This paper aims to address the necessity of allowing non-formal and informal processes to unfold when using business games for leadership development. While games and simulations have long been used in management training and leadership development, emphasis has been placed on the formal parts of the process and especially on the gaming experience.
This paper is based on a qualitative study of a French management game on change management, in which the game-based learning process is examined in light of adult learning.
This paper concludes that less formal dialogues that stem from formal activities make important contributions to the learning process. Consequently, the use of business games in leadership development should be didactically designed to facilitate such dialogues. While playing the game takes center stage, activities such as theory presentations, reflective processes, and less formal discussions must be allowed a place in an otherwise crammed learning process and to take up that space at the cost of playing the game.
As the study is based on a qualitative assessment, the impact of the different parts of the process is not assessed.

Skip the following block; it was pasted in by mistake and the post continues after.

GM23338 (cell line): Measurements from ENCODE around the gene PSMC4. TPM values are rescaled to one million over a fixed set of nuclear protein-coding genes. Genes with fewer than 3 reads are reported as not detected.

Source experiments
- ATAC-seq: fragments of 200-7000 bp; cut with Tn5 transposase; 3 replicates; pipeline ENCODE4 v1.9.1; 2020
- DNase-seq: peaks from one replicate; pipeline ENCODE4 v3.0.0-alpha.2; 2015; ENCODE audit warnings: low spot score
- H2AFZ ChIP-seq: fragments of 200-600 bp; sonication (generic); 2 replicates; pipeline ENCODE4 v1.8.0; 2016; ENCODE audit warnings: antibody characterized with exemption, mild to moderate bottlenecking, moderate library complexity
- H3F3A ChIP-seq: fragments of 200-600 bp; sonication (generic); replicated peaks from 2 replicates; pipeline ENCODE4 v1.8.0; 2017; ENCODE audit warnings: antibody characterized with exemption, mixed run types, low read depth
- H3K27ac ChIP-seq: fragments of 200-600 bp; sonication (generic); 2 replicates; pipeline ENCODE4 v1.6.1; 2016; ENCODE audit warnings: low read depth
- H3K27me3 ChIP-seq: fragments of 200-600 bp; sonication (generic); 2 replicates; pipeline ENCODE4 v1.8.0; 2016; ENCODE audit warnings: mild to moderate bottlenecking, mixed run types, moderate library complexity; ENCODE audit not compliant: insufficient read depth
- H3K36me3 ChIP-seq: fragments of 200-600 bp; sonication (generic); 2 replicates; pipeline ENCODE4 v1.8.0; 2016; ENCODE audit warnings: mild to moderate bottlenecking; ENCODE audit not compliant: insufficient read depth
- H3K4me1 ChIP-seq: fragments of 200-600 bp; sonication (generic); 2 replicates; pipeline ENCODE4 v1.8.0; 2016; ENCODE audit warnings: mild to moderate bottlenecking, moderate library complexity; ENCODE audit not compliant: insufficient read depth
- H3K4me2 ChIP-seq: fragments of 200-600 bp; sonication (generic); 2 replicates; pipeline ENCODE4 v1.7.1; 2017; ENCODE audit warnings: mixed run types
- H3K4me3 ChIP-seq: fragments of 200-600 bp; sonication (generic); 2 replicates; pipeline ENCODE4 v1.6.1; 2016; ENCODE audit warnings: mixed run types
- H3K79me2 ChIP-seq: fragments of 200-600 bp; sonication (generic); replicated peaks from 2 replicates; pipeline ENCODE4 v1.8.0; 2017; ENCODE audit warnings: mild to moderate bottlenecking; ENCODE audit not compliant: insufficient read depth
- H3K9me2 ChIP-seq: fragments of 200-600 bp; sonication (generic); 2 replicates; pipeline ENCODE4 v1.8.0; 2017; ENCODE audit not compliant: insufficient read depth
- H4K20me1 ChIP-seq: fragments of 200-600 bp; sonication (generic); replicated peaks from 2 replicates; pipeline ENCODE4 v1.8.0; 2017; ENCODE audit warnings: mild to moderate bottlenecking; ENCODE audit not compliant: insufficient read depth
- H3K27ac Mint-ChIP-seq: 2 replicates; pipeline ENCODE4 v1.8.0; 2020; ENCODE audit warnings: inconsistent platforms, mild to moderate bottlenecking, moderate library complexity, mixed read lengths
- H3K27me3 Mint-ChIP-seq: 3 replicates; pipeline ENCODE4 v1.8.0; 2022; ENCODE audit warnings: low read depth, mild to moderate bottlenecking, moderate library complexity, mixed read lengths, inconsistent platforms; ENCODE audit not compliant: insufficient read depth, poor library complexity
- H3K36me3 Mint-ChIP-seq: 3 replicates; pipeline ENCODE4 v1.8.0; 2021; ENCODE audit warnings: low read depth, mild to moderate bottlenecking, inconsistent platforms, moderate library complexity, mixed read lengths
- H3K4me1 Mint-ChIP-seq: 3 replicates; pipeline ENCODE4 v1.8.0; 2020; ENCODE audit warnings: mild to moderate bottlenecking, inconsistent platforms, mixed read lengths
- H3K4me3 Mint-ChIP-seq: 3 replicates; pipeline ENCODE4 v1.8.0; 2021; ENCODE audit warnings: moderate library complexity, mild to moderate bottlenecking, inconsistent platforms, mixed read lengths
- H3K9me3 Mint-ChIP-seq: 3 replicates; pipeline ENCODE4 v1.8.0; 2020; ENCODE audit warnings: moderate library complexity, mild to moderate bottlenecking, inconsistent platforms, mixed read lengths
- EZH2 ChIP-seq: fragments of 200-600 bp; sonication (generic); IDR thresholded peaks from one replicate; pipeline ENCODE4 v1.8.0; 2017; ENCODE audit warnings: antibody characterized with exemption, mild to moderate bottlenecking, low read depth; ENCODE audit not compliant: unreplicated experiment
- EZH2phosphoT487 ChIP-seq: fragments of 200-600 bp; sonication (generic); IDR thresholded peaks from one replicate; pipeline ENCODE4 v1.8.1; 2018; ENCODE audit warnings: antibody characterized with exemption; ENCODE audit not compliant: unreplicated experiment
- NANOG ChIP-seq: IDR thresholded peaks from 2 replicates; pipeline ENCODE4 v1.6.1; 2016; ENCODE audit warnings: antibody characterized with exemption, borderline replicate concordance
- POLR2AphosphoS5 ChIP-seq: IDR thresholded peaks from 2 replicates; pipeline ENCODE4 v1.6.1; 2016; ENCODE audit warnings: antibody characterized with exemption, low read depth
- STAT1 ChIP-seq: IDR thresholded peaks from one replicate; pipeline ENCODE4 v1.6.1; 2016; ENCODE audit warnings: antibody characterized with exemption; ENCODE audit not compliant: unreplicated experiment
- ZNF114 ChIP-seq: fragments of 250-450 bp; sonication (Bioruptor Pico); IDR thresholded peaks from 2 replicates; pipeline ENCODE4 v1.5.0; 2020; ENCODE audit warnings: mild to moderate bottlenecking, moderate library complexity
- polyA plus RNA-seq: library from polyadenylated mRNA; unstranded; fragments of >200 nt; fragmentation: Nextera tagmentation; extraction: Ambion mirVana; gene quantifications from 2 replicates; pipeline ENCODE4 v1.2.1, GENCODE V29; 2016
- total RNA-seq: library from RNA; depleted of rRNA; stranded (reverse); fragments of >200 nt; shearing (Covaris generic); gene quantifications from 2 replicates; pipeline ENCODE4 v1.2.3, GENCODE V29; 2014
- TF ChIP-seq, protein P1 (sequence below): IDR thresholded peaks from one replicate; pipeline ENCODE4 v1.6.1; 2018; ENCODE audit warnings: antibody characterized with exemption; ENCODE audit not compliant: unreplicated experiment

This paper suggests that the use of business games in leadership development should focus more on the processes and activities surrounding the game rather than narrowly focusing on the game.
This paper suggests a novel approach to using business games that is not aligned with the current practice of emphasizing the game as the focal point of the process.
Børgesen, K., Nielsen, R. and Henriksen, T. (2016), "Exploiting formal, non-formal and informal learning when using business games in leadership education", Development and Learning in Organizations, Vol. 30 No. 6, pp. 16-19. https://doi.org/10.1108/DLO-06-2016-0046Download as .RIS
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